Receiving the Evcharist: Magic Circle and S.O.B.

Receiving the Evcharist 2018

Receiving the Evcharist is our weekly feature where we pair choice albums with our favorite libations.  Drink from the cup of heresy. This week’s offering: Magic Circle’s Departed Souls and Epic Brewing Company’s S.O.B.  

The Metal: Magic Circle’s Departed Souls

Magic Circle - Departed Souls

Today we are venturing back in time on two levels for this column.  Magic Circle’s Departed Souls was an album I was supposed to cover upon its release at the end of March, but vacation, bad internet, and extenuating circumstances prevented me from doing that, so we return today to pay our dues.  Magic Circle’s music itself serves as something of a time machine too, transporting the listener back to the heyday of 70s rock in a way that feels less homage and more direct spiritual channeling.  It’s no mistake that this is Magic Circle’s second time being featured here by me: they have always struck me as more wheat than chaff when it comes to bands that do the whole “retro rock” thing.  The Sabbathian riffs of “Valley of the Lepers” and infectious swagger of “I’ve Found My Way to Die” put the band head and shoulders above both their competition, and even their previous material.  Departed Souls has a less metal-oriented sound (both in production and in songwriting choices) than its predecessor Journey Blind to these ears, and yet the focus on a more rock-oriented sound gives the band more influences to draw from and incorporate, and adventurous choices like the minimalist trippiness of “A Day Will Dawn Without Nightmares” show a band that is not tethered to their influences, but uses them to forge a unique sound of their own.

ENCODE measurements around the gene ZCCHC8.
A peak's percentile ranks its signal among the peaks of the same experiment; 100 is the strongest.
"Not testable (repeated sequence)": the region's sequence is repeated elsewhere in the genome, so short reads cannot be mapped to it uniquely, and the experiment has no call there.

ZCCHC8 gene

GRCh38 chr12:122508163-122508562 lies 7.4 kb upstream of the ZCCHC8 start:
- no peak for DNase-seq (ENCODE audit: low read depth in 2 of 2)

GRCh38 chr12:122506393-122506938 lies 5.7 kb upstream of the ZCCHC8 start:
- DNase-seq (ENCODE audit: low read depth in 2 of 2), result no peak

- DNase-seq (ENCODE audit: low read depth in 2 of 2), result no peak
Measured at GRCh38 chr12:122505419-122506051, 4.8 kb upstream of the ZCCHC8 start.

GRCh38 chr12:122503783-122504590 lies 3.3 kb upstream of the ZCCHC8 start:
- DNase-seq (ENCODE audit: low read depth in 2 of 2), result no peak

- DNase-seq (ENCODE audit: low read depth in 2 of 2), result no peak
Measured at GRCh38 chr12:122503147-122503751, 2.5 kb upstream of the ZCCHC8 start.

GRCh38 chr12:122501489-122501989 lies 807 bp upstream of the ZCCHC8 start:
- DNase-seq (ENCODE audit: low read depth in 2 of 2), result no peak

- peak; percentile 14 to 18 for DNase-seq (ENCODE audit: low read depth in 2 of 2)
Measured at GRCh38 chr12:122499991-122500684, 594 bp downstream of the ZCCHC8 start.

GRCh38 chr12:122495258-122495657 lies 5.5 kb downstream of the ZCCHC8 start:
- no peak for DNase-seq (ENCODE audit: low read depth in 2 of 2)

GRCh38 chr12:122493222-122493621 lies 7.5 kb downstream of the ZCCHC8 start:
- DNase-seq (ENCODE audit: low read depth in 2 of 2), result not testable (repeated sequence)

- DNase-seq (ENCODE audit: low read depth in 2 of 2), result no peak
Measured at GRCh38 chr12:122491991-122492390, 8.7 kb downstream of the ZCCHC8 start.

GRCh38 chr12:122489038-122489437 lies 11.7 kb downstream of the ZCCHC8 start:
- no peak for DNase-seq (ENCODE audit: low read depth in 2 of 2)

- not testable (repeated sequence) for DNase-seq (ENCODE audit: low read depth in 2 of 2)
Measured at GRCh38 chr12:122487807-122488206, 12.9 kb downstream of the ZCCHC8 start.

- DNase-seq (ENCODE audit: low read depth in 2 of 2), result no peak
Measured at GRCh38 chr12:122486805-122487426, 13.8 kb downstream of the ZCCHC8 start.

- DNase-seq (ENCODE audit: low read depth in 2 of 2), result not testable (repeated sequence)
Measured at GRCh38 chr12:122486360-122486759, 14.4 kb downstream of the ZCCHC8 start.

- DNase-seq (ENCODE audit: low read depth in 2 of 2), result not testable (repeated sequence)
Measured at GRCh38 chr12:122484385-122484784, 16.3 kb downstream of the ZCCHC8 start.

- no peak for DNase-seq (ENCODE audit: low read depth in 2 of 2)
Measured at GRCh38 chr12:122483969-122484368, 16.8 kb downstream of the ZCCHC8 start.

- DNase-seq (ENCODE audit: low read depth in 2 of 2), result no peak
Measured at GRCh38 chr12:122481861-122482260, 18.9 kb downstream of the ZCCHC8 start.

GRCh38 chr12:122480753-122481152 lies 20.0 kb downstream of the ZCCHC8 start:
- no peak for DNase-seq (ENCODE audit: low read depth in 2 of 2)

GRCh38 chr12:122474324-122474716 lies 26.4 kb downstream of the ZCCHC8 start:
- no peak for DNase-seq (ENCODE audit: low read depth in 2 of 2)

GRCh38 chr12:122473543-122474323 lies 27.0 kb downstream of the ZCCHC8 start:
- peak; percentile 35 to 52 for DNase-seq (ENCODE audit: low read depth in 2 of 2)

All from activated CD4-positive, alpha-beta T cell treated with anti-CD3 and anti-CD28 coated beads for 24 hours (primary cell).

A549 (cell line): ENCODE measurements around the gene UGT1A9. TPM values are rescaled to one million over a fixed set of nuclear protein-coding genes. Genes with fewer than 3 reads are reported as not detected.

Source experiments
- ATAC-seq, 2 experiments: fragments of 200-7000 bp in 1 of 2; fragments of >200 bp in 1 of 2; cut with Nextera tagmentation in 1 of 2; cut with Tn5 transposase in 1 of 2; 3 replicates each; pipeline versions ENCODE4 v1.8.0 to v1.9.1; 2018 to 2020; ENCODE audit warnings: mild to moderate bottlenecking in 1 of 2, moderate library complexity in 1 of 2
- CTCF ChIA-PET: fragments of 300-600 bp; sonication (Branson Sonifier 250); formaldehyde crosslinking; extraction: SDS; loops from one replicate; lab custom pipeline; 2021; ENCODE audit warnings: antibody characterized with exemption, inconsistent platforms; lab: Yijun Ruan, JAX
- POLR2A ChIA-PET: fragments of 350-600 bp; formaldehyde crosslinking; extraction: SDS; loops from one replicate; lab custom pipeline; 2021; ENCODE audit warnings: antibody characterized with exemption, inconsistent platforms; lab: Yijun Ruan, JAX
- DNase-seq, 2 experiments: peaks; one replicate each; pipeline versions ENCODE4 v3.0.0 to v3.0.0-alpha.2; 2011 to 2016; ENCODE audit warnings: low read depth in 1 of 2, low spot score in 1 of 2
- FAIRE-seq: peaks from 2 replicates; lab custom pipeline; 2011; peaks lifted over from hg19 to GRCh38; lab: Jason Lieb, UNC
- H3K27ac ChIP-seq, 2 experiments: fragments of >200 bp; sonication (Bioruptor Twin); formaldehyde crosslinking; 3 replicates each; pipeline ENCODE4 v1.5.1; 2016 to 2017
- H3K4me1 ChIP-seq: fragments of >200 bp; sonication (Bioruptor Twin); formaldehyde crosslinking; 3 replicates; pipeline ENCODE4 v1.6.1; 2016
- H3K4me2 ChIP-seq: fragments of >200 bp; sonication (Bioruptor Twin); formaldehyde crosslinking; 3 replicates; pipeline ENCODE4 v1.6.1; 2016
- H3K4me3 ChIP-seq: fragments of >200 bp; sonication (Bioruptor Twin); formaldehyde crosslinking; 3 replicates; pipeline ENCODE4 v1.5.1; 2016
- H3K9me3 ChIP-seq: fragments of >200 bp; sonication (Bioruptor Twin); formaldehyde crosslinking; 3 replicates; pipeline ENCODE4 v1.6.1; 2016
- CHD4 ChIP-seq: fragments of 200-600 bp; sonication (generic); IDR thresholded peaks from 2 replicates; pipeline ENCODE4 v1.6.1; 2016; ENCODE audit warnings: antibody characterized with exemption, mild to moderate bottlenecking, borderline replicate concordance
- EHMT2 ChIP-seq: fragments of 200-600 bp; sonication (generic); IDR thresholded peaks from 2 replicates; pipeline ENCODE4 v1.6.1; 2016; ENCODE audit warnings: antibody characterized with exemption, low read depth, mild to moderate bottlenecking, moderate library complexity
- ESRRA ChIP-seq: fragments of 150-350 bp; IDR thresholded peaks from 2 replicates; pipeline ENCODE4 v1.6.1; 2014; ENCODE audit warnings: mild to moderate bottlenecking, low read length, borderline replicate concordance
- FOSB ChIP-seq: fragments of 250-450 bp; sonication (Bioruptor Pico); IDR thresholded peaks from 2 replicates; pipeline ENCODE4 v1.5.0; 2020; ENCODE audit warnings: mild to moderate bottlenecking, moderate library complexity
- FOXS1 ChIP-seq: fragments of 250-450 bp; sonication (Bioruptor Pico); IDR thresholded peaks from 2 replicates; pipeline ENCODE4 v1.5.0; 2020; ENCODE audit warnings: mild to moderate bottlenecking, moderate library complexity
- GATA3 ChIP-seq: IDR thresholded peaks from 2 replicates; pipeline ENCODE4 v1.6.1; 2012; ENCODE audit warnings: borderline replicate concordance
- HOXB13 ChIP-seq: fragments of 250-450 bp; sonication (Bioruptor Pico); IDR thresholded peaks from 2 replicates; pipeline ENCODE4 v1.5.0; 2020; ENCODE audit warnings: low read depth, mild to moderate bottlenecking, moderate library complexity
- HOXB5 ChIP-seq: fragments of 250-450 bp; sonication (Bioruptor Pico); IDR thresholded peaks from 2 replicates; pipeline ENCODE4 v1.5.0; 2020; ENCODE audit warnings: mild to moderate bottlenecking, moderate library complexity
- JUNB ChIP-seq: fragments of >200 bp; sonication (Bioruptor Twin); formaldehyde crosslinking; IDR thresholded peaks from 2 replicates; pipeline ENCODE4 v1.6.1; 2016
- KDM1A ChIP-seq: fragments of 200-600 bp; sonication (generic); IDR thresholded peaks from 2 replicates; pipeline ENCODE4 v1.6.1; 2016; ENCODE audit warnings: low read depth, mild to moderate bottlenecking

The Booze: Epic Brewing Company’s S.O.B.

epic brewing company sob

We’re gonna get what very well might be our last stout in for a while, considering that as of writing this it topped over 90 degrees today.  Epic Brewing Company’s Big Bad Baptist has been a stout I’ve been meaning to try for a while now, but either price or availability has always kept it just out of reach.  It is immensely lucky for me, then, that I found what might be the next best thing: Son of a Baptist, the 12oz can, scaled back version of the brew. While S.O.B. might be the ‘training wheels’ version of this drink, holy moly is this still a lot to handle.  Hardly like a beer at all, except for the 8% ABV of course, the coffee presence here is so strong you’d think it was breakfast time, but for someone who puts black coffee among his favorite drinks, this is nothing close to a problem.  The bitterness actually helps cut through the rich body nicely, and fades into a smooth chocolate finish.  If you can make it through the initial sip, this is as nice a stout as you’re likely to ever find.

Cheers, and be good to each other,

– Vincent

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